Music Machine

30 March 2012 | 1:00 pm | Daniel Cribb

It doesn't matter what time of day it is, you'll probably find The Morning Night frontman Adrian Hoffmann scribbling down song ideas or strumming away at his guitar. The problem he faces with such a productive creativity is the delayed period between writing music and the time it's released into the world, especially when his band doesn't take shortcuts. The end result of the group's perfectionist nature is ten well-refined “works of art” that weave between one another to create a solid album.

“I'm hoping that people will really enjoy [Otis] and take it seriously as an album, as opposed to just a single or an EP. I want people to sit down and listen to it start to finish, because it's designed for that. It's definitely like a story. That's the way I see it, so I hope people get that and take the time to listen to the whole thing,” Hoffmann says, as the call ironically gets disconnected. A minute later he returns to continue, “It's written in a way that people can take their own meaning from it.”

Producer Ricky Maymi (once from The Brian Jonestown Massacre and close friend and collaborator with The Church's Steve Kilbey) played a huge role in Otis. He wasn't just a seasoned musician providing some direction; he became the sixth member of the band. “When Ricky came over he joined the band for a few months, even before we went into the studio. He played guitar at a few gigs and came to rehearsals, so when we came into the studio he was like a band member to us and we all fed off each other and liked each other's suggestions and it just worked organically,” Hoffmann describes. “We called the album Otis because [Maymi] was in Perth at the time, he lives in San Francisco, because he was having a kid called Otis. We wouldn't have done the album at that time and in that vibe and it wouldn't have sounded like it did if it wasn't for Otis being born. We feel like Otis is a big part of the album.

“He comes over a lot, so we've seen him quite a bit and we've already done another album. We've got another one ready to go after this one. It's really strange actually. The first one took so long to do and we were so precise and the second one just went smack bang and is pretty much finished already. We took so long at first, now we're ahead of time,” he laughs. “The two albums… I know I shouldn't be talking about my second one,” he laughs, again. “They're totally different and they both have their own themes.”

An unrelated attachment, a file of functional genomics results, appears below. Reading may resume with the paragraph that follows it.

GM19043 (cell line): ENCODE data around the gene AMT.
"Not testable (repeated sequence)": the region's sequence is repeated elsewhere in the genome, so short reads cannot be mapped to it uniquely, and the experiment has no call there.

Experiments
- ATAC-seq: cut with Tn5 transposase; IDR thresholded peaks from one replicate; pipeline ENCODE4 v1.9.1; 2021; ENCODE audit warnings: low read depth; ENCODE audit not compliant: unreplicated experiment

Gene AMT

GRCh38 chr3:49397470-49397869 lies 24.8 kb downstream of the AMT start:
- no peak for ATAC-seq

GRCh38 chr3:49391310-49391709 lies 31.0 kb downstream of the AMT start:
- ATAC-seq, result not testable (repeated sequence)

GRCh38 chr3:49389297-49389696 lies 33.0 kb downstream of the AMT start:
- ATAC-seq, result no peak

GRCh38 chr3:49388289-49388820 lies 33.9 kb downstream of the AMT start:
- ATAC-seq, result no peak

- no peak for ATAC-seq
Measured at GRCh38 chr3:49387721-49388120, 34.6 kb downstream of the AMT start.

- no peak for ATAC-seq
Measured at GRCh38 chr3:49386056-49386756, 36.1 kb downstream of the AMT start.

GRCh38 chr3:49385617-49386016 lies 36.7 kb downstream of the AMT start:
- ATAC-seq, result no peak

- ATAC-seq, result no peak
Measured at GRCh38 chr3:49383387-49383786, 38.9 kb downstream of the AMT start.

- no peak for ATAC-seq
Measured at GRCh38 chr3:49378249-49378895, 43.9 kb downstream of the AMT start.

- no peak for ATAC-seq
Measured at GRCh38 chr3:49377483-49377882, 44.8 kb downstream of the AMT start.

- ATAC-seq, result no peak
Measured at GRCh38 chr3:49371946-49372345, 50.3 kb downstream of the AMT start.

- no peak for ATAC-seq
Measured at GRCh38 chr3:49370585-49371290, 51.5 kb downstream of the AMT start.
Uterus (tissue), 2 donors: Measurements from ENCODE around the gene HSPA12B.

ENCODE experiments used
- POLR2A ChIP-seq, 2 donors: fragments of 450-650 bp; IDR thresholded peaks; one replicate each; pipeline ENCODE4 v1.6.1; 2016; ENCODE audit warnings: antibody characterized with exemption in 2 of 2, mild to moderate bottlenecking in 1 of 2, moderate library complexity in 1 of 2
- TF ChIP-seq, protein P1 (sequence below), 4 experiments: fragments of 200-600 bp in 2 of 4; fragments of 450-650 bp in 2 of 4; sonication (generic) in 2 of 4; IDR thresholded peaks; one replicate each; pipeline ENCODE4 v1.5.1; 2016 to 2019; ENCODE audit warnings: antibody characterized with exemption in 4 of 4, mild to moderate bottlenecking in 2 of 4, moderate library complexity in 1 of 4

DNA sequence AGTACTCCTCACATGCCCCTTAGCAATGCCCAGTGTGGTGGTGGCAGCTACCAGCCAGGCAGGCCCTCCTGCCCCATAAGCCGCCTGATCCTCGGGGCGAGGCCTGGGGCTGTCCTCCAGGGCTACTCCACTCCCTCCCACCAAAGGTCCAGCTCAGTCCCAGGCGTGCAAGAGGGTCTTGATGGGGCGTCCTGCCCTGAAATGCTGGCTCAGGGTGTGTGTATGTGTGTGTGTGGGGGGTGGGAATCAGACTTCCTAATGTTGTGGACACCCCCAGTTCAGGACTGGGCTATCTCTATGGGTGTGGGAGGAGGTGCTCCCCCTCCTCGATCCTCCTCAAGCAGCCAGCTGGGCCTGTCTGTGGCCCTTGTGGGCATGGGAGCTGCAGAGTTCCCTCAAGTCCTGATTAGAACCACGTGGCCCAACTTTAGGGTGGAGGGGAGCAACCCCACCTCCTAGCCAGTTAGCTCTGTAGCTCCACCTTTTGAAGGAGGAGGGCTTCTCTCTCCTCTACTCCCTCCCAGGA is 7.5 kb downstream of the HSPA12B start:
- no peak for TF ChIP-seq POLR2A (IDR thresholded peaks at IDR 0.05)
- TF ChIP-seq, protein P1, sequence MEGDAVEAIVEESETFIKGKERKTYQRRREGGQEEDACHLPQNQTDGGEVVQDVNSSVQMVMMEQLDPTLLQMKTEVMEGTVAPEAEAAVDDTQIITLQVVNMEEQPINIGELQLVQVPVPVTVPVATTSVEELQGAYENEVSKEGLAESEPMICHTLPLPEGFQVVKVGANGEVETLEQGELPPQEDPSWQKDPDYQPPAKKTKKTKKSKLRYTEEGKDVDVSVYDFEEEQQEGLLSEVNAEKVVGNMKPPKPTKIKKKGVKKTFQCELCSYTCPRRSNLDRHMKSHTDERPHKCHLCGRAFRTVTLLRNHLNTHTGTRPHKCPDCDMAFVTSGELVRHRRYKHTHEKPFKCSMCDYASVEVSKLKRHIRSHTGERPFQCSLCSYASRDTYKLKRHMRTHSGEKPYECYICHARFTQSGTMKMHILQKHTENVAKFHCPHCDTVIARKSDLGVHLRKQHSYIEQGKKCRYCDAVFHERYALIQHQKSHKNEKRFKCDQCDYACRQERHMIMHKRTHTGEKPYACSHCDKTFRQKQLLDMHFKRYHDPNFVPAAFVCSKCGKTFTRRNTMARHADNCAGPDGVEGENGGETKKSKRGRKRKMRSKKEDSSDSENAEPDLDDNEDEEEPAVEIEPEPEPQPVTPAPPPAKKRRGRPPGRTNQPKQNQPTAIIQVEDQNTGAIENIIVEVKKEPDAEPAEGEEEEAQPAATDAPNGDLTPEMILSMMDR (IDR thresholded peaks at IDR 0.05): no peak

Don't miss a beat with our FREE daily newsletter

Mystery takes control of Otis allowing listeners to form their own meanings of songs; even their latest music video Calm Me Down, which on the surface seems simple enough, can be read a lot deeper. “There's a few ways that you can perceive that video,” he says. “It was directed by Aaron Moss and David Smith. They came up with a great concept of an older lady realising she's old but saying 'I'm not going to worry about that I can still do what I did when I was younger' and she throws out the age thing and gets up on a table and starts dancing. It's about realising that life's not all bad. You can down a lot, but you've just got to break out of it and be young and enjoy it,” he explains. This is exactly what The Morning Night plans on doing for the rest of the year. “We're just really excited about exposing the record to people live and we want to do as many shows as we can and have fun and just get the album in peoples' hands before the next album comes out, probably towards the end of the year.”